Linux Serial Consoles for Servers and Clusters
As packaged by most distributions, the Linux kernel and bootloader select the directly attached video controller and keyboard as console, but this is easily changed. When a PC-based system boots, the bootloader is the first program to be loaded off the disk. The three major bootloaders in popular use on Linux systems are GRUB, LILO and SYSLINUX (used on boot floppies); all of them support serial consoles. Next, the Linux kernel needs to be told to use a serial port for its console, which can be handled at compile time or by passing kernel command-line options from the bootloader configuration. Finally, if you want to be able to log in on the console, you need to configure a getty process to run after the system is up.
We discuss the kernel configuration next because it is a prerequisite to understanding the bootloader config later on. The most flexible way to configure the kernel console is with the options passed on the kernel command line. You can append arguments to the command line from the bootloader. Here is an example of the kernel command-line syntax:
This tells the kernel to use ttyS0 (the first serial port discovered by the kernel), running at 9,600 baud, no parity and 8 bits. The kernel defaults to one stop bit. This is the most common speed and configuration for a serial console, which is why most serial ports and terminals default to 9600n8. It is possible to append more than one console= argument to the command line; kernel messages then are output to all of them, but only the last one is used for input.
GRUB is a flexible bootloader with excellent support for serial consoles. When properly configured, GRUB allows multiple devices to be used as a console. Listing 1 shows an example grub.conf file (usually /boot/grub/grub.conf and symlinked to /etc/grub.conf) as configured by the Red Hat/Fedora Core installer. Yours may be slightly different.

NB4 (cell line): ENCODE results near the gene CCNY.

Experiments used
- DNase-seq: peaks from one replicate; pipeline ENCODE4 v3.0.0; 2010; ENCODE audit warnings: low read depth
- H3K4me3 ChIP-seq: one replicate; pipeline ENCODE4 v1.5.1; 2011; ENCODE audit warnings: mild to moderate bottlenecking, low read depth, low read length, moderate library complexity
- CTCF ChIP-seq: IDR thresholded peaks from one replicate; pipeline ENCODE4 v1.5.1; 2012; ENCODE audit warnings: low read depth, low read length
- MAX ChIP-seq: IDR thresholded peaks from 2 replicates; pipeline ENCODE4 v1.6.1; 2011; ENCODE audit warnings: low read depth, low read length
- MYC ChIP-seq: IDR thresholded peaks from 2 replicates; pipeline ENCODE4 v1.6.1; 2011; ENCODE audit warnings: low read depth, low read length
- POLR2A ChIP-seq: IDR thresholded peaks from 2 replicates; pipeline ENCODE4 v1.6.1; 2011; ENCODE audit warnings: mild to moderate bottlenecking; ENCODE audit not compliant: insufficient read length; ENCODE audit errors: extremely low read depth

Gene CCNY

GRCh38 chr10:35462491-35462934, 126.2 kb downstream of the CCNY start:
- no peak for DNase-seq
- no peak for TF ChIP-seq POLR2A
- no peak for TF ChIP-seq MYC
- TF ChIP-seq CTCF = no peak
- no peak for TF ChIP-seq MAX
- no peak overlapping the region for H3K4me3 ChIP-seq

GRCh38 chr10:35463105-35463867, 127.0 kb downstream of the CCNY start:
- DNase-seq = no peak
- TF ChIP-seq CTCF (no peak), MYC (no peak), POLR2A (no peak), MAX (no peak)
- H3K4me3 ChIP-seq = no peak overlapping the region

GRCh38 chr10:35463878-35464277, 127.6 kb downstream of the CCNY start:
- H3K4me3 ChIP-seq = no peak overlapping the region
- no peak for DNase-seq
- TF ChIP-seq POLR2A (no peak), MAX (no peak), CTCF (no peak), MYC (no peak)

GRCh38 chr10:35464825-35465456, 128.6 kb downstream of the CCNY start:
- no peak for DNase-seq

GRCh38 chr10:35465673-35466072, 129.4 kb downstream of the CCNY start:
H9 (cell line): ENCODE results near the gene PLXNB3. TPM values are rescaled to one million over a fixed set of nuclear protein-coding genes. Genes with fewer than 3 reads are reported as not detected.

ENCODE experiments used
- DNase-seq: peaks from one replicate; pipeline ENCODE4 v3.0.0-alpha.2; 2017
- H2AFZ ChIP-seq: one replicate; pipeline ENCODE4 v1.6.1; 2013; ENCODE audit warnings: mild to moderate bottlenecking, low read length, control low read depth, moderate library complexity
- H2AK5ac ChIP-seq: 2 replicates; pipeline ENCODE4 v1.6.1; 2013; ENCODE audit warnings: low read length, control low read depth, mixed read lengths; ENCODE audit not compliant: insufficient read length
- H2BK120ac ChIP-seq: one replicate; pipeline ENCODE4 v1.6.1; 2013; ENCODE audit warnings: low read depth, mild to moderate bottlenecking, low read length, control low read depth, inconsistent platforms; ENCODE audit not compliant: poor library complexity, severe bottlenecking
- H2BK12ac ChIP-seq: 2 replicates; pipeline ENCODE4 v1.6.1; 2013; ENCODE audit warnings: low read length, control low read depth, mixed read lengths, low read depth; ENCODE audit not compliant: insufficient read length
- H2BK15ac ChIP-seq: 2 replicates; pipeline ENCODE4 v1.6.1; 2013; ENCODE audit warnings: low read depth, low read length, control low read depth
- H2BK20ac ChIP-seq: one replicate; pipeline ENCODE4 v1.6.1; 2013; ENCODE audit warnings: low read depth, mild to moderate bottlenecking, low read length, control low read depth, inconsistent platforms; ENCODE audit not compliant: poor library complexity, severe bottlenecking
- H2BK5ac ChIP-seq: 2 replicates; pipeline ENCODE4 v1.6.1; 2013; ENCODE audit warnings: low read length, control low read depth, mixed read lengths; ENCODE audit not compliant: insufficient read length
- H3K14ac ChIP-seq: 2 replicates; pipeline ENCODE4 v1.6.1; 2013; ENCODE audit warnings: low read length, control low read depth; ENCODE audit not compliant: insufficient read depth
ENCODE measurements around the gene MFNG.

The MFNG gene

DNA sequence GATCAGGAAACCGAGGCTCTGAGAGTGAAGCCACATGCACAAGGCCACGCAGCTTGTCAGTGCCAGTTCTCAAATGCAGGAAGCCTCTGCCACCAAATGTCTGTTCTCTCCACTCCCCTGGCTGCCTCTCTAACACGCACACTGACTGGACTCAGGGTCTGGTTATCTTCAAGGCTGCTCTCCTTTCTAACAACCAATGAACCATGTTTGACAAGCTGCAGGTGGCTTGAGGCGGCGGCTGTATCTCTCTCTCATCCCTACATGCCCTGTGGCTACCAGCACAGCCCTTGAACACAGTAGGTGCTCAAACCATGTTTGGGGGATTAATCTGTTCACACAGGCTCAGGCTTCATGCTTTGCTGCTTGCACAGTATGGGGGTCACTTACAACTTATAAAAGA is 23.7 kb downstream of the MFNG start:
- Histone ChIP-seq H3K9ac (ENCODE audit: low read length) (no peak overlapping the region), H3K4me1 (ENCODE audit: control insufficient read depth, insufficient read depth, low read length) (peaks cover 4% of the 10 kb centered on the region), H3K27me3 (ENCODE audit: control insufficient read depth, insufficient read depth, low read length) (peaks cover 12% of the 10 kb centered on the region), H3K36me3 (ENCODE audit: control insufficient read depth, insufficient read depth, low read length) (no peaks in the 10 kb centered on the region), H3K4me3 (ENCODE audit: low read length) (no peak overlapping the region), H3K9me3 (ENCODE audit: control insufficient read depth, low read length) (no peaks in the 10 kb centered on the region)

Listing 1. An Ordinary grub.conf File
# grub.conf generated by anaconda # # Note that you do not have to rerun grub # after making changes to this file # NOTICE:You have a /boot partition. # This means that all kernel # and initrd paths are relative # to /boot/, eg. # root (hd0,1) # kernel /vmlinuz-version ro root=/dev/hda6 # initrd /initrd-version.img #boot=/dev/hda default=0 timeout=10 splashimage=(hd0,1)/grub/splash.xpm.gz title Red Hat Linux (2.4.20-8) root (hd0,1) kernel /vmlinuz-2.4.20-8 ro root=LABEL=/ initrd /initrd-2.4.20-8.img
The first thing to do is remove all splashimage directives. In some early versions, these directives confuse GRUB and make it default to the video console. Then add a serial and terminal line. The serial line initializes the serial port to the proper baud and settings. In the terminal line, we configure GRUB to send prompts to both the serial port and to the keyboard and monitor. You can press any key on either, and it becomes the default console. The --timeout=10 argument tells GRUB to default to the first device listed in the terminal line after ten seconds. We also modified the kernel command line to include the option that tells the Linux kernel to use the serial port as console. Listing 2 shows the complete modified grub.conf file.
Listing 2. A grub.conf File That Supports Serial Console
#boot=/dev/hda # Options added for serial console serial --unit=0 --speed=9600 \ --word=8 --parity=no --stop=1 terminal --timeout=10 serial console default=0 timeout=10 title Red Hat Linux (2.4.20-8) root (hd0,1) kernel /vmlinuz-2.4.20-8 ro \ root=LABEL=/ console=ttyS0,9600n8 initrd /initrd-2.4.20-8.img
The LILO bootloader, although much more mature than GRUB, is less feature-rich. We must configure LILO and pass options to the kernel to use a serial port. To do this, we add:
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